Mysore was the only place from my 2001 trip that I had chosen to revisit (I don’t count the night I’d need to spend in Chennai before catching a plane to Colombo), but I planned a couple of stops on the way. Although I’d really like to visit Dharamsala, headquarters of the Dalai Lama, this shaped up as a south Indian trip, and I was saving the whole north west for a separate visit (wouldn’t want that ten-year visa to go to waste), but I discovered a Tibetan refugee settlement, Bylakuppe, on the northern route from Coorg. Then I remembered a brief glimpse of the illuminated fountains at Brindavan Gardens, 20 kms outside Mysore, at the end of an exhausting day tour arranged by the local Tourist Development Corporation, and wanted a longer look.
Dilip organized a car and driver for me, although after we set off I had to insist that we were going via Madikeri and Bylakuppe, instead of taking the direct route – why do I keep having trouble with Indian drivers??? Lonely Planet had been dismissive of Madikeri, the largest town in Coorg, and I agreed with the author – not a place to spend longer than it takes to admire the view from the Raja Seat. The main temple at Bylakuppe, on the other hand, is quite impressive, although, obviously, new.
Commandingly sited at the end of an avenue, with a huge picture of the Dalai Lama dominating the facade, it’s surrounded by accommodation for the monks. The frescoes are crisp, the Buddha statues golden, the decorations elaborate and the marble floors a pleasure to walk on barefoot. The cafe where I ate lunch proved rather less clean and bright, but at least I didn’t get sick. I was interested to see a group of young women in blue saris, escorted by white-clad nuns, also visiting the temple and eating in the same cafe.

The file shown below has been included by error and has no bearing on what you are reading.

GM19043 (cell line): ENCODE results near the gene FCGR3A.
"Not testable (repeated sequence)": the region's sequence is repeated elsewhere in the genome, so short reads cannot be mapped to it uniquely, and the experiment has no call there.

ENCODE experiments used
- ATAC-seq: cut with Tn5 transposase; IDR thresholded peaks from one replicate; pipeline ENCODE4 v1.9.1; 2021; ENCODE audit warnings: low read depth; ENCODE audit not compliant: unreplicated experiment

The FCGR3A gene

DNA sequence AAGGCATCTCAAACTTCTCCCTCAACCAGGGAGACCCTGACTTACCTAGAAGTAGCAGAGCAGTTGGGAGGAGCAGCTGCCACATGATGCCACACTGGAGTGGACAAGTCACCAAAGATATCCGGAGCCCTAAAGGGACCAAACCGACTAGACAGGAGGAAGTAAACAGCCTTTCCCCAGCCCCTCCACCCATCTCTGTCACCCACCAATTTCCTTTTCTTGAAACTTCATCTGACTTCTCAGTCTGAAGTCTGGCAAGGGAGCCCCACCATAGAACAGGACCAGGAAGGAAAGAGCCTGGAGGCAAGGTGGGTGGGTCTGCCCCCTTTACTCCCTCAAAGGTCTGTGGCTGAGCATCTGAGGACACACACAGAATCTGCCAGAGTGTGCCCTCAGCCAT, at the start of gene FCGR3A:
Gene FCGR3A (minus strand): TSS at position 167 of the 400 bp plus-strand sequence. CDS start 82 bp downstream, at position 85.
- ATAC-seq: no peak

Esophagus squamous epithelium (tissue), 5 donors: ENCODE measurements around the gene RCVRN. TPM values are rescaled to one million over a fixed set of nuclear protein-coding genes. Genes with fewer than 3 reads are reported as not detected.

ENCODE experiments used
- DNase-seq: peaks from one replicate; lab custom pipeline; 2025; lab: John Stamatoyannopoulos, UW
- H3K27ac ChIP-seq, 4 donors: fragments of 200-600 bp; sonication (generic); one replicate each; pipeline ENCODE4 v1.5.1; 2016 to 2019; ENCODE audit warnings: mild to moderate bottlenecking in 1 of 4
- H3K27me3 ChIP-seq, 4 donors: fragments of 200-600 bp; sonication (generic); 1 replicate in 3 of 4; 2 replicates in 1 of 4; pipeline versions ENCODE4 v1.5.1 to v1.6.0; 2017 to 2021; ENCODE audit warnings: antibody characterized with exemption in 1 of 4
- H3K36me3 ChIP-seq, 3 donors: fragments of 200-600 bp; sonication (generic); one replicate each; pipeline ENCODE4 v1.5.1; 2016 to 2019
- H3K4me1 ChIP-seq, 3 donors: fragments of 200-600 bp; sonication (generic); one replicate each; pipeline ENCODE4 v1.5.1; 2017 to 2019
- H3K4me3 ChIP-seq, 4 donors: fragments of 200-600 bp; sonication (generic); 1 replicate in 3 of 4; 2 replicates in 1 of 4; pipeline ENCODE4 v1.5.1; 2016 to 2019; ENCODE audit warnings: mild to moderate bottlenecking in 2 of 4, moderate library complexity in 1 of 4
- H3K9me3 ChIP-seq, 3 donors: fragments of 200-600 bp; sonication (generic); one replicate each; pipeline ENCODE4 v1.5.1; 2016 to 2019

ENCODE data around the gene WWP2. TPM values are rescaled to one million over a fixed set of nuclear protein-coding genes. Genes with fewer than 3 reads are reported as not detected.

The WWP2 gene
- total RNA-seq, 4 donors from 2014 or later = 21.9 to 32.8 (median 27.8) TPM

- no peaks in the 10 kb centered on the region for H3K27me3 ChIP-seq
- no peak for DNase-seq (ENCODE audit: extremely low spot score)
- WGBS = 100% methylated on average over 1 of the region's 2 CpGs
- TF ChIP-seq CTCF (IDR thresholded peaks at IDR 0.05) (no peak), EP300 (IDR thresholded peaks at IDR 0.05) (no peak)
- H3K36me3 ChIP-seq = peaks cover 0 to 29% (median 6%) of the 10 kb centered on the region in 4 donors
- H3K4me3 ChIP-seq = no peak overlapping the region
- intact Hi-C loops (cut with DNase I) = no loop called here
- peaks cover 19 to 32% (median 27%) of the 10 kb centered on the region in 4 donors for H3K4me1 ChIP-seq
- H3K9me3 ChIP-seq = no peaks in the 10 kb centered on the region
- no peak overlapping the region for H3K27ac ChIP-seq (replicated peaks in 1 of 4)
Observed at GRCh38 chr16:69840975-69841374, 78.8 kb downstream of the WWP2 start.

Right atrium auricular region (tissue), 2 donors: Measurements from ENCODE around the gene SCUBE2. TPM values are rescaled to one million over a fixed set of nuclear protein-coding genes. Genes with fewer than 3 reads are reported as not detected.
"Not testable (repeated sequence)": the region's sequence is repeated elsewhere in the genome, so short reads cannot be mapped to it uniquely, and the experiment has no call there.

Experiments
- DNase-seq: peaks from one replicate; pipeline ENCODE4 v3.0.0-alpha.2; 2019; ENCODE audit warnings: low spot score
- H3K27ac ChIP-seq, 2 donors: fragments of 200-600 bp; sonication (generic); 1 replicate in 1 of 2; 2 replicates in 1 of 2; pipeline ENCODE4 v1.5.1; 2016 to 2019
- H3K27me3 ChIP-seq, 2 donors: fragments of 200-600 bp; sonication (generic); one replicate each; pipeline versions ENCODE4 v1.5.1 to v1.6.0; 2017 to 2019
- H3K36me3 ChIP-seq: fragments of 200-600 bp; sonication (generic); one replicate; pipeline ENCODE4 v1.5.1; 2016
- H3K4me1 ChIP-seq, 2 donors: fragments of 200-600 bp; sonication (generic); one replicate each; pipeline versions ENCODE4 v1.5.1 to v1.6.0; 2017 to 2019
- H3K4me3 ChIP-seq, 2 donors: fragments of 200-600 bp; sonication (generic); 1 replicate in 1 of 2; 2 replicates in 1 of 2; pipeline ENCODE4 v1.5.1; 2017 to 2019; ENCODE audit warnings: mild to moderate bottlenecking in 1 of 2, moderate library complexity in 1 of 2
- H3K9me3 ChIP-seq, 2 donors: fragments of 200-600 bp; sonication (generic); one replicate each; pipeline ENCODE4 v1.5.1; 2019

After lunch we sped towards Mysore on a four-lane divided highway (where I noticed that, just as in North Carolina, slow-moving traffic hogged the fast lane) before turning off onto bad back roads to reach the Royal Orchid Brindavan Gardens. This was a splurge, although less of a one than I feared thanks to an internet special rate. I was very amused by the hotel, where it seemed only two other rooms were taken, and which was all faded elegance and colonial grandeur. I thoroughly enjoyed my balcony overlooking the gardens, my big bed and easy chair, and my well-equipped bathroom, although I was less than happy with the pricey wifi and disastrous breakfast.
The hotel’s Elephant Bar had plenty of elephant heads (not real ones), but was quite unable to provide me with a gin and tonic. All they had was gin premixed with some kind of orange drink! I took a look at the fountains from the bar, before going down to enjoy them close up. Good thing I hadn’t waited any longer, as the lights were turned off quite early. I suspect that there is a more elaborate display on weekends, which explained my cheap hotel rate, but I was quite happy and feel no need to go back again.